IRVINE, Calif., April 19 -- Business connectivity at tens of Gb/s and broadcast-quality video on demand are just two benefits we can expect from 'carrier Ethernet' -- the next major step in global communications, according to the Metro Ethernet Forum (MEF).
The MEF said carrier Ethernet, defining native Ethernet packet access to the Internet and the penetration of wireless networks are a direct challenge to the traditional SONET telephony infrastructure and promise wide area networking (WAN) scalable beyond 10Gb/s using ubiquitous Ethernet technology.
"When the MEF began, our challenge was to release Ethernet from the confines of the local area network," said Nan Chen, MEF president. "Our focus on the metropolitan network has been so successful that people no longer think in terms of Ethernet's limitations; instead, they ask us 'What will it do next?' Now carrier Ethernet is our answer, in response to overwhelming demand for the flexibility and cost-effectiveness of Ethernet services across the WAN."
Ethernet was conceived by Bob Metcalfe at Xerox's Palo Alto Research Center as a simple way to network computers via a standard interface. President George Bush awarded him a National Medal of Technology in a ceremony at the White House last month. According to Metcalfe, now advisory director of the MEF, "I see Ethernet developing in four directions: UP, DOWN, OVER and ACROSS. UP in speed -- whether we jump to 40Gb/s or 100Gb/s is more to do with the decision balance between telephone and computer companies than any limit to the technology. Telephone generations are traditionally four times faster while computer generations go up in tens. DOWN to the 8 billion processors shipped each year that are not yet networked, and increasingly moving OVER wireless links -- WiFi, WiMax, ZigBee and others. Which is ironic, as it was derived from the 1970 Alohanet packet radio network. And now it's moving even further ACROSS the chasm between LANs and WANs with the development of carrier Ethernet."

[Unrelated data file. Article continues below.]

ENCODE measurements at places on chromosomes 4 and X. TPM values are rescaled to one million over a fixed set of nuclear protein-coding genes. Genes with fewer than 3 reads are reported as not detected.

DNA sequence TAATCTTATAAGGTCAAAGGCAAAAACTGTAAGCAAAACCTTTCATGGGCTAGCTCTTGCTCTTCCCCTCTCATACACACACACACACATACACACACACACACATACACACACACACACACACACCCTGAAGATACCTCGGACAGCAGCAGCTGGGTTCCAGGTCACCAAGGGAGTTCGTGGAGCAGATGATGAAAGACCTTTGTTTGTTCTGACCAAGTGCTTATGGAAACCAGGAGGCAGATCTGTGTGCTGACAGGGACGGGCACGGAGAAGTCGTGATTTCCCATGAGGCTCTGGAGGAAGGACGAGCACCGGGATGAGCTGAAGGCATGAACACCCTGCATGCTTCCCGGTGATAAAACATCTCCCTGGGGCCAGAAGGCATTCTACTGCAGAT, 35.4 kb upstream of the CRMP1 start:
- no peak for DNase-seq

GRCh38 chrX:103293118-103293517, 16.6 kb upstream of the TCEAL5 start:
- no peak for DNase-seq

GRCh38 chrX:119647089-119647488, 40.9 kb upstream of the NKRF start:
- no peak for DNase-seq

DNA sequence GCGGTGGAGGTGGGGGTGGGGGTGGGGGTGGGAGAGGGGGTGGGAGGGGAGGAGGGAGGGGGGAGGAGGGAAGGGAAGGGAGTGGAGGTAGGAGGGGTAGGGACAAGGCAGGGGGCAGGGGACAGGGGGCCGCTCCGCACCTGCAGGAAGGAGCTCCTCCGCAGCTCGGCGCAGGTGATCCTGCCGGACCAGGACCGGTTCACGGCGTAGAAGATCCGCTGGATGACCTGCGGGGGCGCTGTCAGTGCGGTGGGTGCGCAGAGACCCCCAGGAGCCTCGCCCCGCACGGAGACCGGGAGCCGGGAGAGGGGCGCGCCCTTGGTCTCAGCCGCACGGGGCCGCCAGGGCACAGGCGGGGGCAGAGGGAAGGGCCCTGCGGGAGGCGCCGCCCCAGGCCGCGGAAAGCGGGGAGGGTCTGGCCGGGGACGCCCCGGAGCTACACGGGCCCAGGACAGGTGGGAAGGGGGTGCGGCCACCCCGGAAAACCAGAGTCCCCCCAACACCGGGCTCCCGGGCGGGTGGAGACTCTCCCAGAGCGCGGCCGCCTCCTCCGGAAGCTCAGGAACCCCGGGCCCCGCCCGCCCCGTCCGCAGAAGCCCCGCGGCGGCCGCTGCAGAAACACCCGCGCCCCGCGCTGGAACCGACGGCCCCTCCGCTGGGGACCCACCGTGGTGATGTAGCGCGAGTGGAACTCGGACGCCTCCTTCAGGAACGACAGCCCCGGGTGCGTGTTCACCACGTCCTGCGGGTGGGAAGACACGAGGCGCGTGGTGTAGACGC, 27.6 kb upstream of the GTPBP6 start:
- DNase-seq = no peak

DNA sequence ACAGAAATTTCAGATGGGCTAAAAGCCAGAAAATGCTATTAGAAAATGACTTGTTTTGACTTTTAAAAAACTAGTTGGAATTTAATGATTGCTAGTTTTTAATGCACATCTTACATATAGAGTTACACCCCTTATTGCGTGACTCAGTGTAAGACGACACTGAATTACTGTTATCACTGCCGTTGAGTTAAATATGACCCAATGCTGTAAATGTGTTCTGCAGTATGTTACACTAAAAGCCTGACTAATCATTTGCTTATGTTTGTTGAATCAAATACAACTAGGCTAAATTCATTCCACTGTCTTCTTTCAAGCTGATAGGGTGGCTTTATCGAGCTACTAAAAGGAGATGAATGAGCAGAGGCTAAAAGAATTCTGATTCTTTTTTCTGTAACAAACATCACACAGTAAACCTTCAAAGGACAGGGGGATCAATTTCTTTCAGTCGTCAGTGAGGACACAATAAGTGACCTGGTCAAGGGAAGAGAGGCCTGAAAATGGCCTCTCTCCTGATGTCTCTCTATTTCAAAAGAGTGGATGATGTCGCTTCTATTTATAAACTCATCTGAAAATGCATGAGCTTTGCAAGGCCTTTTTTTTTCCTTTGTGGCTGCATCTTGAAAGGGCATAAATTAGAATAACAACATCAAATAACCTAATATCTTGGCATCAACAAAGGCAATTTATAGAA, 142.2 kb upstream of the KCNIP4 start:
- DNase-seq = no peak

Ethernet marks the end of outmoded SONET and T-1 technologies, Metcalfe said, because businesses will be able to buy cheaper bandwidth at higher speeds, with the advantage of a "granular" pricing structure that allows selection of and payment for only the bandwidth needed.
Chen said Ethernet benefits will include a next-generation Internet capable of delivering TV-on-demand to the home or to a wireless handheld, and the sort of "telepresence" business conferencing envisioned in the mid-90s that never really emerged to challenge face-to-face meetings.
"They say we are moving toward a common world language, and I'm inclined to agree," Chen added. "But it won't be English, Spanish or even Chinese -- it will be Ethernet."
The MEF develops technical specifications and implementation agreements to promote darrier Ethernet worldwide. It recently launched a carrier Ethernet certification program to accelerate delivery of industry standard products and services to the end user.
For more information, visit: www.MetroEthernetForum.org